“Mom, that guy’s coming over here.”
“Lock your door. If he seems dangerous, move—but pull out slowly like I taught you.”
“Mommm,” Ashley whined.
“Shush, here he comes.”
Janet rolled down the window a few inches as the man approached. He appeared in very good shape, long legged, muscular and surprisingly old for a dock worker. From the few silver streaks snaking through his black hair, Janet guessed his age near her own.
“Good evening, ladies,” the man said. “If you could move out of the area, I’d appreciate it. We have a situation involving gasoline that could explode at any time.”
“Oh, my goodness, we had no idea.”
“The store management hasn’t updated their safety equipment, and we have a spill. Profits compete with safety. I don’t approve, but then no one asked me.”
“Thank you for letting us know. I really appreciate it,” Janet said, and couldn’t help but smile at the twinkle in the man’s eyes. His subtle flirtation, just his eye contact, letting her know of his attraction. His articulate candor and his appearance attracted her, too. Janet felt relieved by her reaction. During her first nightmarish year of widowhood, she had no thoughts of other men. Over the last year, her feelings had changed from apathy to interest, but she hadn’t found anyone worthy, until now, perhaps. “We’ll get out of here and go home.”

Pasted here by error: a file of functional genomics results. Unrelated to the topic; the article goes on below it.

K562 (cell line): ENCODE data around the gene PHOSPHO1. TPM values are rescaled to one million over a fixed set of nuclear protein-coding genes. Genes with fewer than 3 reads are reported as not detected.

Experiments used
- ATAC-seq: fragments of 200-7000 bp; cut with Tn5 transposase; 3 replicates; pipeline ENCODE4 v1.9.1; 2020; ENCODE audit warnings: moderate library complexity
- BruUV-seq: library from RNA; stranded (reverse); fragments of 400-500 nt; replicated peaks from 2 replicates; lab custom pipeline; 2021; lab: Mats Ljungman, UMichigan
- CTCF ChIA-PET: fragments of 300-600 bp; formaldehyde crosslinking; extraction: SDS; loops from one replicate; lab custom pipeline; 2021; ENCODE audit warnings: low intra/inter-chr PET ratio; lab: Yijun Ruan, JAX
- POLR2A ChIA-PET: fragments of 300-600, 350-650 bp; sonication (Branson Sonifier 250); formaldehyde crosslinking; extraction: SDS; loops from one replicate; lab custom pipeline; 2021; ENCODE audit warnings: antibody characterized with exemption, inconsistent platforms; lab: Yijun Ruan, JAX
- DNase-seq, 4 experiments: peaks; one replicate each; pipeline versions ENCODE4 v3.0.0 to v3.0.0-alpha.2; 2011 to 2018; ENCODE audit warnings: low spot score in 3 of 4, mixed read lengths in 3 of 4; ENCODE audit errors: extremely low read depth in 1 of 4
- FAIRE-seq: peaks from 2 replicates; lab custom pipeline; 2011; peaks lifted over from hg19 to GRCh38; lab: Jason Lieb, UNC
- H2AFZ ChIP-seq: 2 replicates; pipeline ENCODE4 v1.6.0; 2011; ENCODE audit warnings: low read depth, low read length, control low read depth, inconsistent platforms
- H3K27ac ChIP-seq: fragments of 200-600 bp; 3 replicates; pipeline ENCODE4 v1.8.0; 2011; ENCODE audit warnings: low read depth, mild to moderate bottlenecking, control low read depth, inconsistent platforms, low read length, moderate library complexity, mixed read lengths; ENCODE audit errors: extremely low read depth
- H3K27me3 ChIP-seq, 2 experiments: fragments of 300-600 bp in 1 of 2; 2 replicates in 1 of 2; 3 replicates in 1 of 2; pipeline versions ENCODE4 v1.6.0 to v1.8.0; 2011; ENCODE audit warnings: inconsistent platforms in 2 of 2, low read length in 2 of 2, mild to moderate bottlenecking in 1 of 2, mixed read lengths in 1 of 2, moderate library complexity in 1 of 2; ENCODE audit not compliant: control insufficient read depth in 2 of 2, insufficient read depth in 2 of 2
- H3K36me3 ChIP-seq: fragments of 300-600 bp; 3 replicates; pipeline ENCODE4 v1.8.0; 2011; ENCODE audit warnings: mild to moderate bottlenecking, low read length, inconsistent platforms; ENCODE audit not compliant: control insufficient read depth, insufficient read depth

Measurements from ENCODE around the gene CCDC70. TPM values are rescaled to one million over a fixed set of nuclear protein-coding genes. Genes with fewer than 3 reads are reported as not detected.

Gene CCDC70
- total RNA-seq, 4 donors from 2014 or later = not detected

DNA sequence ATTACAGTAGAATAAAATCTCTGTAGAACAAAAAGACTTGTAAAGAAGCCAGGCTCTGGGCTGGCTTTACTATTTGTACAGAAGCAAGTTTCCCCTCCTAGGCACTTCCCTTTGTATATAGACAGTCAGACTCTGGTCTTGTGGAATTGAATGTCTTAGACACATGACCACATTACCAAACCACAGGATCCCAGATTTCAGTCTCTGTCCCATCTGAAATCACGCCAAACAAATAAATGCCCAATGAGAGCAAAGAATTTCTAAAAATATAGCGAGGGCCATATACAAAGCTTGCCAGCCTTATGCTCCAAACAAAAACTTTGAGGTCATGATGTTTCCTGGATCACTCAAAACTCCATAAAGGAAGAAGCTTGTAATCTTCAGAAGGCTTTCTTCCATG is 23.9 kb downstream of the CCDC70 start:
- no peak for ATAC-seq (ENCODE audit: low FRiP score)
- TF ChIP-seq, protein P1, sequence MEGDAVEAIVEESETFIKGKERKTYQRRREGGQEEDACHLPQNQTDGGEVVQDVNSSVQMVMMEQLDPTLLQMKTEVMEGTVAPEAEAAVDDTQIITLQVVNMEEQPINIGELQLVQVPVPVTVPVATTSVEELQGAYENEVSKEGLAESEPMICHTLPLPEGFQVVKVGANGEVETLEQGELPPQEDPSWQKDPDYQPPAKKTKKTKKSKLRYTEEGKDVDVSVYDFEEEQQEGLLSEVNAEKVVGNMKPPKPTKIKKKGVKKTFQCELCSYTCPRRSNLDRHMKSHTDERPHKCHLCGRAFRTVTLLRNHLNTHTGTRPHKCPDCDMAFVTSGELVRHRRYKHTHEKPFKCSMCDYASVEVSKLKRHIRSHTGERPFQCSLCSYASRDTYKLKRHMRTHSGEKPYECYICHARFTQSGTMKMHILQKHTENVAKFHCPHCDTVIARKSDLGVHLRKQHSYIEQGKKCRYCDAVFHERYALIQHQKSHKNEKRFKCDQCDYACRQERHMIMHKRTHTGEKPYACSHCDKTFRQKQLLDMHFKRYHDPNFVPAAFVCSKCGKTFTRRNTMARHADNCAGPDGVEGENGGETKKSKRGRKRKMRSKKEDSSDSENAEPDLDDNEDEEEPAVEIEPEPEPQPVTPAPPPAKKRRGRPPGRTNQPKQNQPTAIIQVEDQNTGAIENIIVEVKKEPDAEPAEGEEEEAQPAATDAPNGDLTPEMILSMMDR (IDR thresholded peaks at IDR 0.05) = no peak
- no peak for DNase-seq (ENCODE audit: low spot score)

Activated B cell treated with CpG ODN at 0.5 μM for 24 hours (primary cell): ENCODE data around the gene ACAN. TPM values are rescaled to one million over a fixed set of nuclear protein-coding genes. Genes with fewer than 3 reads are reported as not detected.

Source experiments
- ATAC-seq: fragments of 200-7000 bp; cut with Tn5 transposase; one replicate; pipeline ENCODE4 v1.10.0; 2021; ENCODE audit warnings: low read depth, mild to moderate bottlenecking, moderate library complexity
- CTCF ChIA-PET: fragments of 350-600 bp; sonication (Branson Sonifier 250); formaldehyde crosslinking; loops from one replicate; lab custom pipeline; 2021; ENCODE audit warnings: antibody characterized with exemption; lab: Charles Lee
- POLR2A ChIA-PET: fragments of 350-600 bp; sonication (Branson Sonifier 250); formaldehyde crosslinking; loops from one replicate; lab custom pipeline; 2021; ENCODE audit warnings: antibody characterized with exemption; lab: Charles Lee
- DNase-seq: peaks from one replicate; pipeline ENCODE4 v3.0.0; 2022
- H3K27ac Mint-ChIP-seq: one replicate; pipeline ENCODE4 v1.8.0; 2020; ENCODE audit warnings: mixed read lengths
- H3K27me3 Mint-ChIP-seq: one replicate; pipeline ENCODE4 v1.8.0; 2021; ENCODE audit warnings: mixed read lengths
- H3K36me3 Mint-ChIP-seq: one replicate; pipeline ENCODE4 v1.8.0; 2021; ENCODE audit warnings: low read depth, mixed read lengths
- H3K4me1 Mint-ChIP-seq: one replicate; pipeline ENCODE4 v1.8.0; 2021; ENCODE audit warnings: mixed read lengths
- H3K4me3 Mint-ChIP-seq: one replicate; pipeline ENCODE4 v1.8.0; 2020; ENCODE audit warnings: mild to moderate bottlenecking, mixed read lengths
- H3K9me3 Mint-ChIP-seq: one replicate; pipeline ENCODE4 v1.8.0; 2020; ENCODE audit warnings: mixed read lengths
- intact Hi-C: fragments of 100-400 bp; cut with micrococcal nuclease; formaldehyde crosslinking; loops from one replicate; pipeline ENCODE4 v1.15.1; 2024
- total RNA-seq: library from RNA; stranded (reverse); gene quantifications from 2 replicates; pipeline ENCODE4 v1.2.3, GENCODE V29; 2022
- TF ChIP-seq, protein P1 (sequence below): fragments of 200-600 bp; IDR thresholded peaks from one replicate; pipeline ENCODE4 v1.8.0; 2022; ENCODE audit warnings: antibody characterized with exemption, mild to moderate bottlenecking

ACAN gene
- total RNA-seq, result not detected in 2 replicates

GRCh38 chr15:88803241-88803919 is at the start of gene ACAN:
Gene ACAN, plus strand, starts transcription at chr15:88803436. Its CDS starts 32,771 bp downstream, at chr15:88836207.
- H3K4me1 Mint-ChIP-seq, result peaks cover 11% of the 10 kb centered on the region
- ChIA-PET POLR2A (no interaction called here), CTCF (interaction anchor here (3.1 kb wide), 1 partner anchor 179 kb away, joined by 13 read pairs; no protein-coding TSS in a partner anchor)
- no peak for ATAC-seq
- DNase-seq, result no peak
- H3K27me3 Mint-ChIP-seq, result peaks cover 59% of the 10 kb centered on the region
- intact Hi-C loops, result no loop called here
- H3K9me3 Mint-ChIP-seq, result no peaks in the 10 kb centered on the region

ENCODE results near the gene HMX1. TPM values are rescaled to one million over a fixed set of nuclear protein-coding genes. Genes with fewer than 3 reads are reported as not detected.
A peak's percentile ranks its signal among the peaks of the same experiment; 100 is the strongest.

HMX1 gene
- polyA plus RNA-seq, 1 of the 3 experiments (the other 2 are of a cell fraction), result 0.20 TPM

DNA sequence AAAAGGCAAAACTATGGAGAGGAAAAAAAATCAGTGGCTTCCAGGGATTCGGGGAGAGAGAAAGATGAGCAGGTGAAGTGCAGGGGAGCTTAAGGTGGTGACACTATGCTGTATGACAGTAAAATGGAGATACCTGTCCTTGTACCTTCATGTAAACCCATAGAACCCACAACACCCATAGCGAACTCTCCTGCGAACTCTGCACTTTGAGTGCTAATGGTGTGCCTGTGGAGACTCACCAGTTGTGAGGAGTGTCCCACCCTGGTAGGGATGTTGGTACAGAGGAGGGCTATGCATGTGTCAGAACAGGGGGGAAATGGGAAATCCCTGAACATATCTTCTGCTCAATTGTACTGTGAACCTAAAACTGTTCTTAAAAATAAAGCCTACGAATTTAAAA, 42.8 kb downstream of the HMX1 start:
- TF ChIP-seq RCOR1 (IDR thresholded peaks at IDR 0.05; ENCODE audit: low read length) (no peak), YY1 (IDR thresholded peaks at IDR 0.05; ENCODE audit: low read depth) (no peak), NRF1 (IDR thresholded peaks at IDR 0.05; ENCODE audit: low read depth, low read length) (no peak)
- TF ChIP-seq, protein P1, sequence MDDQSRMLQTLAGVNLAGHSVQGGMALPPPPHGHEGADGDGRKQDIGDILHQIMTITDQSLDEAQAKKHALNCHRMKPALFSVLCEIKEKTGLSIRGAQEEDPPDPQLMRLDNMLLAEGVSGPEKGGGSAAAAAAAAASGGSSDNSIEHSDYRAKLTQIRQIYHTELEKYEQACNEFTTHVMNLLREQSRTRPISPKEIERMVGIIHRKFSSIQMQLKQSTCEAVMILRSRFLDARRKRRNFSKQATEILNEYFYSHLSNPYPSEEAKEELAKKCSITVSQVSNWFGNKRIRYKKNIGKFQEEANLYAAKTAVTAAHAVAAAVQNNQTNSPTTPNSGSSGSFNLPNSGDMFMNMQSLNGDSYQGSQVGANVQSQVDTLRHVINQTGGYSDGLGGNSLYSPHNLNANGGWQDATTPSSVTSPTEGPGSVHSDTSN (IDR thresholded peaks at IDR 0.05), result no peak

“That’s a good idea,” the man said, and tipped his cap with a small grin revealing one dimple in his cheek. He turned away.
Janet rolled up her window and said, “Try it again, only slowly this time, and drive to the front of the mall.”
Ashley grinned, as she pushed in the clutch and started the car, and then looked at her mother. “For an older guy, he was hot.”
Janet skirted Ashley’s comment. Although they had talked about sex, the discussion had focused on Ashley’s future sex life, not her own, or more accurately, the lack of her own. Pondering the right words and grimacing from forced abstinence, she hesitated and then said, “He took the initiative to come over and tell us of the danger, which I certainly appreciate, and yes, I found him attractive.”
“Yeah, hot,” Ashley said.
Seventeen-years-old and full of contradictions, Janet thought of her daughter. Perhaps those contradictions were a sign of Ashley’s increasing maturity since her father’s death.
As Ashley slowly let out the clutch, the SUV moved forward smoothly around the back of the stores to the front parking lot.
“That’s really good, Ashley, but why are you stopping?” Janet asked, when she saw Ashley put the car in neutral.
“You can drive home in the dark on the street. I’m not good enough yet,” Ashley said. Another sign of maturity, Janet thought, learning one’s limitations. Her realizations were bittersweet. Next year, Ashley started college, beginning a brand new cycle of life for both of them. But what would life hold for her?
Once in the driver’s seat, Janet pulled out onto the road and forgot about the gas leak. She asked Ashley about an item on her Christmas list. Ten minutes later, they pulled into their driveway.
I knew the long, lean, too muscular man attracted Janet, and “Dimples” had made his attraction no secret, but I didn’t believe him. The law prohibits gas storage around malls and shopping centers where the public congregates. Dimples had lied, I’d bet. I drifted over to the loading dock to eavesdrop.
Come back next Monday for Part Two. Thanks E. B. Davis